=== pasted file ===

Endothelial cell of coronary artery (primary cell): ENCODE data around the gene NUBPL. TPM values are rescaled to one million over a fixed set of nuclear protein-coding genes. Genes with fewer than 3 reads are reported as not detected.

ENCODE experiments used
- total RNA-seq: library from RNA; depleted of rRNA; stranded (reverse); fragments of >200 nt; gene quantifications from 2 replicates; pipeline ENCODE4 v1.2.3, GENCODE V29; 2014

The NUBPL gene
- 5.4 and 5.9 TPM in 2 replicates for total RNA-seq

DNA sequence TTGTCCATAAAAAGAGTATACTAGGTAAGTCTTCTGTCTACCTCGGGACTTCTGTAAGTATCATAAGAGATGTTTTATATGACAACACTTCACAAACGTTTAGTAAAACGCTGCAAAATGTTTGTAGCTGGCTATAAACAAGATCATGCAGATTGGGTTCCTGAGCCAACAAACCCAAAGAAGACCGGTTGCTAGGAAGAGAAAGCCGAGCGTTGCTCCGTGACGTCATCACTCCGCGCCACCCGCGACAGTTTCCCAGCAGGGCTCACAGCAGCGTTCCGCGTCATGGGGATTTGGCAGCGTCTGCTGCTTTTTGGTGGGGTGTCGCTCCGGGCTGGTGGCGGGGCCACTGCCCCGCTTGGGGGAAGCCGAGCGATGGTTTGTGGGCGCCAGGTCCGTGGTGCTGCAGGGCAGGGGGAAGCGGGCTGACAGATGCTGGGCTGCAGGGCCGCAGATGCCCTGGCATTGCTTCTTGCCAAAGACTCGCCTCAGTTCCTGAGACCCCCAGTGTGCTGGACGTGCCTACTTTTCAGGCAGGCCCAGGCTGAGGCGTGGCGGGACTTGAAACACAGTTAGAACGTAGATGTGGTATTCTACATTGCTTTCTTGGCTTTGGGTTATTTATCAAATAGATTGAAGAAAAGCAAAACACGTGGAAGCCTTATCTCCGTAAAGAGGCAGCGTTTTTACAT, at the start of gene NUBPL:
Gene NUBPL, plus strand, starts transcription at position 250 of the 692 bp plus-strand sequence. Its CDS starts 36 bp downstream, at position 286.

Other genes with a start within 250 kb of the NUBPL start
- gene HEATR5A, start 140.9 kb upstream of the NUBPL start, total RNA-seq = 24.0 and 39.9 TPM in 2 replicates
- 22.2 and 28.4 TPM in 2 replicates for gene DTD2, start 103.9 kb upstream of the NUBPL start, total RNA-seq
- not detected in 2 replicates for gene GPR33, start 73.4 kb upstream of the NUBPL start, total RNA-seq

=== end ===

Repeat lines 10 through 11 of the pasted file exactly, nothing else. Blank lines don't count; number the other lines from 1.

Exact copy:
- 22.2 and 28.4 TPM in 2 replicates for gene DTD2, start 103.9 kb upstream of the NUBPL start, total RNA-seq
- not detected in 2 replicates for gene GPR33, start 73.4 kb upstream of the NUBPL start, total RNA-seq